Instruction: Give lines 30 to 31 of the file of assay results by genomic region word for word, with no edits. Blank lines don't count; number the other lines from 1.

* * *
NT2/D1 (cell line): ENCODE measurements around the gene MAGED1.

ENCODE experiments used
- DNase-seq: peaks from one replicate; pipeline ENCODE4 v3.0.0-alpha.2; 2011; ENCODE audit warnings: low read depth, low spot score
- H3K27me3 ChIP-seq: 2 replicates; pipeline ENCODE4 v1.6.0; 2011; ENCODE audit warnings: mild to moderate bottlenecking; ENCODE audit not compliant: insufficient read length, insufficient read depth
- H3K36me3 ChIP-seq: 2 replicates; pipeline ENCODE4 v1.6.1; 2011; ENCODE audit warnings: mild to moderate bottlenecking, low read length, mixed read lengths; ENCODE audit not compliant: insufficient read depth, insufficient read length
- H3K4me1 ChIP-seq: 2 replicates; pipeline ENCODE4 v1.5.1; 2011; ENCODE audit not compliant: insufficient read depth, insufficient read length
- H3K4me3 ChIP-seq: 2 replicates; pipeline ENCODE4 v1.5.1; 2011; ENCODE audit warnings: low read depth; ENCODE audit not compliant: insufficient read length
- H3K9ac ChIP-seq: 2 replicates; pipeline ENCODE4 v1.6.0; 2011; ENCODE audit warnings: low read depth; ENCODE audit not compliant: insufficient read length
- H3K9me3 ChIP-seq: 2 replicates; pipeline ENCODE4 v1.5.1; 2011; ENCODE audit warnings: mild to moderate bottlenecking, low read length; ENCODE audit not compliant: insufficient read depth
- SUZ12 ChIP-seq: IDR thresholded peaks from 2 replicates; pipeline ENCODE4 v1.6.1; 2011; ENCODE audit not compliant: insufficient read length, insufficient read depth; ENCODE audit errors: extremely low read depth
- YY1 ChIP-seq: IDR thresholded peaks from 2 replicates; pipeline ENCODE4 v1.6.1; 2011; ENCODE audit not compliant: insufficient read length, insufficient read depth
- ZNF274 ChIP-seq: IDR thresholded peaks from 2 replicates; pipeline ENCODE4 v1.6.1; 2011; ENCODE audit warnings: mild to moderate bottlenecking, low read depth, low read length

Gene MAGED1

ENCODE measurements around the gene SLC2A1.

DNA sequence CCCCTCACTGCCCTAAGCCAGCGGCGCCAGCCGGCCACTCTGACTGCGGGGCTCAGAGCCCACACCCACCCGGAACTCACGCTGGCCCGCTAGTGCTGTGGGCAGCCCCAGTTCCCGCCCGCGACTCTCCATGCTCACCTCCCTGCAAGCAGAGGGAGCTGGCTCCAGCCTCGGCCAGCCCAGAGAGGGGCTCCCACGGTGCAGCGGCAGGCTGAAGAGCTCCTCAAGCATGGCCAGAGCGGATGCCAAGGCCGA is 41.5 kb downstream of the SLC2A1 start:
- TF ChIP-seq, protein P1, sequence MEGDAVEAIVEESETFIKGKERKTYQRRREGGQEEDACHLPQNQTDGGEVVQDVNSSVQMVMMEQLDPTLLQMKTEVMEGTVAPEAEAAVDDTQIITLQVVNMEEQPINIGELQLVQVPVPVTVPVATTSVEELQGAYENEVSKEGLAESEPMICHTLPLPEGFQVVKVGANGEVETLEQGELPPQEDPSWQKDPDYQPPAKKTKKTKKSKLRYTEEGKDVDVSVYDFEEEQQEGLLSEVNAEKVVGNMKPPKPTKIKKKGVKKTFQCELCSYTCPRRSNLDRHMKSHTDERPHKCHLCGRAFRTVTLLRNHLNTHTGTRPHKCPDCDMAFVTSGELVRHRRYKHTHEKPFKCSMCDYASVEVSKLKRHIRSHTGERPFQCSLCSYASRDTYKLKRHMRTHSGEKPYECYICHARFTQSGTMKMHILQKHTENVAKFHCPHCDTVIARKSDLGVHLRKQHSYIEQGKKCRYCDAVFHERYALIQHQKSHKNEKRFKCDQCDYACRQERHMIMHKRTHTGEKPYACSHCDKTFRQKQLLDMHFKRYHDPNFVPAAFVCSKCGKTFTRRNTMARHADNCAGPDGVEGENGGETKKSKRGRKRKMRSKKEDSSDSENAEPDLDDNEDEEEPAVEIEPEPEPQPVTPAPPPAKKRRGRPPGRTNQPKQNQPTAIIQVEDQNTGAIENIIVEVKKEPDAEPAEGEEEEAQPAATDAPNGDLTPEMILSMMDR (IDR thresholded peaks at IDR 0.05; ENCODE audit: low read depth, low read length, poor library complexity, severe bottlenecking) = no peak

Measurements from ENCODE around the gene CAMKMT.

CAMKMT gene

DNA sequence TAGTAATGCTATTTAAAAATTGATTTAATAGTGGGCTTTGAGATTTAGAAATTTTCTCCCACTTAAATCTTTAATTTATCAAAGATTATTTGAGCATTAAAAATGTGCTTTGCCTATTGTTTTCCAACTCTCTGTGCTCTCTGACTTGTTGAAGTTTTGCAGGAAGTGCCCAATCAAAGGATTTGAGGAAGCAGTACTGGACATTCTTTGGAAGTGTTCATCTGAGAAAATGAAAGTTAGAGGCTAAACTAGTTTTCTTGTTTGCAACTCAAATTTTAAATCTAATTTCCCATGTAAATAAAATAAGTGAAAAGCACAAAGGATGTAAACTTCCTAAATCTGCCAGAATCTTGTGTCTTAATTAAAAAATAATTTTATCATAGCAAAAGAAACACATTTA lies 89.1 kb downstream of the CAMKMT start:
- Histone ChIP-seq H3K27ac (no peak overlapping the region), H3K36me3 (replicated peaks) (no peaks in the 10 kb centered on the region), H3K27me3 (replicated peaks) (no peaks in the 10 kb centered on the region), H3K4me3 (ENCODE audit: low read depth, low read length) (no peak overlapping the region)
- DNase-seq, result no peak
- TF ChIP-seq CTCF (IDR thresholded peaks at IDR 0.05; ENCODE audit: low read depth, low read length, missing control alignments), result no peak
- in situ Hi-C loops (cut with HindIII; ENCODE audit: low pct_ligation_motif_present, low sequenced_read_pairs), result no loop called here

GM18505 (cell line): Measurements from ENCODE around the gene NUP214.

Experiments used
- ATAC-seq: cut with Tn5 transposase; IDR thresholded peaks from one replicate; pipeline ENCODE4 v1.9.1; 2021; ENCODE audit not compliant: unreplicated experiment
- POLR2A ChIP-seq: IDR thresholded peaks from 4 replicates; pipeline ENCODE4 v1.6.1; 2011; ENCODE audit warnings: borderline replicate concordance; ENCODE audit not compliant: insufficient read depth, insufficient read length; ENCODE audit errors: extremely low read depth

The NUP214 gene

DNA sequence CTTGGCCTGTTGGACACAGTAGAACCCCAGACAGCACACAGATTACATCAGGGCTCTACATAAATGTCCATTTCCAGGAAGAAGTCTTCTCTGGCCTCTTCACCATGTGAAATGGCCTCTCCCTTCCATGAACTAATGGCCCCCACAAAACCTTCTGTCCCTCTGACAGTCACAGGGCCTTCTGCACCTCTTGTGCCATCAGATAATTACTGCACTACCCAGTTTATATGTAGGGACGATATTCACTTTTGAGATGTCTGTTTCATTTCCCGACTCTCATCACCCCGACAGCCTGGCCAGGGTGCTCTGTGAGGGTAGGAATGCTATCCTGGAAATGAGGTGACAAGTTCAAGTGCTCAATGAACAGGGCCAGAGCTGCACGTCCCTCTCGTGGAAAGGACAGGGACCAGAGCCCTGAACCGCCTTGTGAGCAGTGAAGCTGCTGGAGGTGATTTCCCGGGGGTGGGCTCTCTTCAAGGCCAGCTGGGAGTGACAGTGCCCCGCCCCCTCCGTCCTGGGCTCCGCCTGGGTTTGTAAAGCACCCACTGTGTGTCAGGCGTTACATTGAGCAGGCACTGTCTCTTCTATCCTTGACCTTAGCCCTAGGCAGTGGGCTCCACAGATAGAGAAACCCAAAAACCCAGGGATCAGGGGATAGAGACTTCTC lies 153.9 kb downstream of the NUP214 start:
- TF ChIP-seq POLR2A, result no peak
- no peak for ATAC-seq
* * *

- TF ChIP-seq POLR2A, result no peak
- no peak for ATAC-seq